Each of us talk about the best and most popular places to travel. Rarely do we mention the least popular places, and certainly not the ones any of us have visited. Sometimes, we embark to a least visited place out of curiosity. Other times, we go because we are forced to go, through work, family obligations, or boredom. What are some of those places? Even the United Nations World Tour Organization has little information about these countries. Contrast that to France, the most visited country in the world, with 80 million foreign visits per year!
Can you believe that 500 visitors made their way to Somalia last year? I did get relatively close, to neighboring Ethiopia. Why would anyone go? The word is that the Somalis have the best and cheapest electronics on the face of the earth. But at what price, and I do not mean dollars, I mean personal safety. Best of all, you can buy “passport” at the Bakaara market. How many of you can name the capital?*
Have you ever heard of Nauru? It is the least visited place in the world, and also the smallest republic. It is a tiny Pacific island nation with 8.1 square miles, and a population under 10,000. They received only 200 visitors last year. Why? There is huge unemployment, and zero night life. There is almost nothing there but a large open-pit phosphate mine. My guess is that phosphate enemas would be quite reasonably priced there, and the nation does not suffer from constipation!
If you are wondering if I have been to any of the 25 least visited countries, I have not, not that I know of. And I do not plan to visit any of those, unless I won a “free” trip there. Of these 25, the only ones that I would consider are: Bhutan, Micronesia, and Djibouti, only because it sounds so different, and its spelling is interesting.
At number three is Tuvalu, perhaps visited by the TV shows Survivor or Bizarre Foods, with 1200 tourists. There is no regular air service, as you must reach this island by boat from Fiji or Kiribati. But with global warming and a rising sea, Tuvalu may be the first country to disappear! After it disappears, you will need a submarine to each it. Their government is looking to purchase some land elsewhere to move their people. Rather sad if you ask me.
Kiribati is number four with only 4700 tourists and 33 atolls, some of which are 6 hours apart by jet air. But cumulatively, Kiribati is only 811 square kilometers, slightly bigger than New York City at 786 square kilometers. But if you like beaches and water sports, this is your place. I doubt you can find a souvenir refrigerator magnet there for my collection here.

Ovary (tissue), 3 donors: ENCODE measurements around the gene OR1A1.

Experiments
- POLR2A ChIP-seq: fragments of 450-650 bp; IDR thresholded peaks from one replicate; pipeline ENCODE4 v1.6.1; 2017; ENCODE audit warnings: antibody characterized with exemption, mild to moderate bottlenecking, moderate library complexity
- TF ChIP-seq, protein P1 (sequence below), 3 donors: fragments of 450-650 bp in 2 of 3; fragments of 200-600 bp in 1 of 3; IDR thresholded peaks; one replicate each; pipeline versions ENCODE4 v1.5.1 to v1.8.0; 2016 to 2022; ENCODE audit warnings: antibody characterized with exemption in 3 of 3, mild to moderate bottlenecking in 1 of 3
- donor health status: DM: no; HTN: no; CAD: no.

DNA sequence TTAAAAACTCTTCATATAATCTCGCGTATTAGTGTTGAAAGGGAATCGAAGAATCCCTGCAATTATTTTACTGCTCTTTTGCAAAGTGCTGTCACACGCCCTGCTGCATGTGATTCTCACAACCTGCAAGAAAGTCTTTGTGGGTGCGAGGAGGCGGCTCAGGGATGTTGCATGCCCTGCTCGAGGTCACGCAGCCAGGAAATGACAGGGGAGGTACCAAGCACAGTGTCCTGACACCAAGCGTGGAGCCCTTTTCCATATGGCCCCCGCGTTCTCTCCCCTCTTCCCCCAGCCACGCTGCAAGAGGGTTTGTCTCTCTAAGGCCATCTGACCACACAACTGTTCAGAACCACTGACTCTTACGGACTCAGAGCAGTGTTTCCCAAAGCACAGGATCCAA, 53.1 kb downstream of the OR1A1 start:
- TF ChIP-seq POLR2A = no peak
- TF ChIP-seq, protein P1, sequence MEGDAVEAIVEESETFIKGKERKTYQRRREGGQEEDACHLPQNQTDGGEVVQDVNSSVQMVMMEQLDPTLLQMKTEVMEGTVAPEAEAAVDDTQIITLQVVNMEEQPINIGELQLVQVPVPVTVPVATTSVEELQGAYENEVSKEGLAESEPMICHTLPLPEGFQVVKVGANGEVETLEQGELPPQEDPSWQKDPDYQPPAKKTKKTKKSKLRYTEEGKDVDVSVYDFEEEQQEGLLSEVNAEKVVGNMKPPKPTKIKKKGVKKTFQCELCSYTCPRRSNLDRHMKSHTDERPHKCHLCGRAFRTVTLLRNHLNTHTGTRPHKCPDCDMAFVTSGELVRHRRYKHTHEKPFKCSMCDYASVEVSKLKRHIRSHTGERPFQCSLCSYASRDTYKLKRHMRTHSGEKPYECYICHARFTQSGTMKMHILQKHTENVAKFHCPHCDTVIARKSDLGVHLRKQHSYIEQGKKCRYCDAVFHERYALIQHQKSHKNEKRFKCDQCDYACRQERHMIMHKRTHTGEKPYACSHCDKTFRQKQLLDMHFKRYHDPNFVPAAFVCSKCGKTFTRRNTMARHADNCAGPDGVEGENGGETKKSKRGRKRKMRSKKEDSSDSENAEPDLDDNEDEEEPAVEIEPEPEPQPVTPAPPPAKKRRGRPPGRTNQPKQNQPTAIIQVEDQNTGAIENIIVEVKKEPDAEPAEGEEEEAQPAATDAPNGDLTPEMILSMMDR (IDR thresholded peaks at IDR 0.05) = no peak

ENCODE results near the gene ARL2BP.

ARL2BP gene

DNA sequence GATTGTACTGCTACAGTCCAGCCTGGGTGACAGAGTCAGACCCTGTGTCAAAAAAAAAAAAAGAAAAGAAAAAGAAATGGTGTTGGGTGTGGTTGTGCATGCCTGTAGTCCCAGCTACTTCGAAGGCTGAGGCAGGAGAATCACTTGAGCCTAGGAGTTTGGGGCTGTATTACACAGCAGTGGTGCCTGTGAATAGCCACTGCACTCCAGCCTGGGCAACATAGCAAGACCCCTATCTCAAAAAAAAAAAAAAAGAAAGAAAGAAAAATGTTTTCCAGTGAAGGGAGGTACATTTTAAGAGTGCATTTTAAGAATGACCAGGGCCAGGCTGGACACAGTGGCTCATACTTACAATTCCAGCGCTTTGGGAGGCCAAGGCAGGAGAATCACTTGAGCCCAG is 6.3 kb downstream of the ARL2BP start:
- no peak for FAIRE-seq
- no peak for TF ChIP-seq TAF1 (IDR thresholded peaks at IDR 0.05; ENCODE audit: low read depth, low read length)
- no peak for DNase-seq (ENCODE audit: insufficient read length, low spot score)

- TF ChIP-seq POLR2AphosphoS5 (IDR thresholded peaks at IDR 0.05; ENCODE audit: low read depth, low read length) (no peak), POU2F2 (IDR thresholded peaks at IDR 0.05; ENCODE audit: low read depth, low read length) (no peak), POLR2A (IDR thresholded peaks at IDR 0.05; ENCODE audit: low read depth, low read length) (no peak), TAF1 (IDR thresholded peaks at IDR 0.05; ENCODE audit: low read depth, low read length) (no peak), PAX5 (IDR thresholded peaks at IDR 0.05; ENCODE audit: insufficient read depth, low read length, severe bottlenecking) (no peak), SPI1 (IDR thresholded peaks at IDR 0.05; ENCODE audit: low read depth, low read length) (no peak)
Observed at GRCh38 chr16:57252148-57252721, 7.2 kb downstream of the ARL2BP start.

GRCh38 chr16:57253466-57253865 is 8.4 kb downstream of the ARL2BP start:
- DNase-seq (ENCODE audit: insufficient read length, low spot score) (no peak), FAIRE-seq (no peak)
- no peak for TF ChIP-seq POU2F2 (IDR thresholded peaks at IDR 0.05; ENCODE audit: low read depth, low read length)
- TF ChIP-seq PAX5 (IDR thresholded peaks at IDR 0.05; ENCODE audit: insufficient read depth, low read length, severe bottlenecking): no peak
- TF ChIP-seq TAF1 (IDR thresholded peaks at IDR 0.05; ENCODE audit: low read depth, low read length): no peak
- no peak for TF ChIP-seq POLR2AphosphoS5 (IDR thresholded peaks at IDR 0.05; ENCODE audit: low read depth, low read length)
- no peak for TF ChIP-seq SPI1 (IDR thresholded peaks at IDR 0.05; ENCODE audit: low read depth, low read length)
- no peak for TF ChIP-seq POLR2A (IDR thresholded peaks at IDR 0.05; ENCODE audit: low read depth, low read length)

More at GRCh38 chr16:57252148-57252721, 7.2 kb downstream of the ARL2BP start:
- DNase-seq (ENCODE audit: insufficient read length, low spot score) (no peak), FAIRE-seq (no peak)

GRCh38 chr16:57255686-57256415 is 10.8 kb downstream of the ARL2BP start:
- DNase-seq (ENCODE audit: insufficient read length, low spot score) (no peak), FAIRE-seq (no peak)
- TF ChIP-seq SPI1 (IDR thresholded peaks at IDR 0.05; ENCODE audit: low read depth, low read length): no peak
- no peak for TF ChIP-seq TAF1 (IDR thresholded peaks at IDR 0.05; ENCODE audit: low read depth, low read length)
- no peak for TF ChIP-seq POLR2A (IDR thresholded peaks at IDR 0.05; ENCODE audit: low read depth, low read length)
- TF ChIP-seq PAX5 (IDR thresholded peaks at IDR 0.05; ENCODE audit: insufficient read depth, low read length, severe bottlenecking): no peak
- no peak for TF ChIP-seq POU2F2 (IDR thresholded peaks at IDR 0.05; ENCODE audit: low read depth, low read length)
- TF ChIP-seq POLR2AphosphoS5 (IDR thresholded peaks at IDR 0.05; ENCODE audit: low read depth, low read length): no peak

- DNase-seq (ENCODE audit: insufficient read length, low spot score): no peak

Perhaps some World War 2 survivors would find something interesting in the Marshall Islands. It had a whopping 5000 tourists, served only by United Air Lines and opportunistically priced airfares. The diving is said to be the best in the world here, but accommodations are not cheap. On the plus side, there is no crime here.
If you are worried that the place you once treasured is on this list, here are a few more: Turkmenistan (7), Afghanistan (10), Libya (15), North Korea (16) or ask Dennis Rodman, our new ambassador to North Korea, Bhutan (17), Tonga (19) as I once played a tennis match against a Tongan in Maui, Djibouti (21), Liechtenstein (22), and Chad (24) but not sure if it is Mitchell or the hangers that cost Al Gore the Presidential election in Florida. Give me a holler if any of you have been to the bottom 25.
So, what sits at the top of the most visited list? I mentioned France, but who really cares, except for the Champagne region, and the French Open Tennis Championships. But the good old U.S. of A is second, followed by China, Spain, Italy, and Turkey. My suggestion is to visit some of the countries “in between” these two lists. Some of my favorites are: Japan (of course), Vietnam, Cambodia, Cape Town (South Africa), New Zealand, Amazonia, Argentina, Malaysia (particularly Penang), and Thailand.
Happy and safe travels to you!
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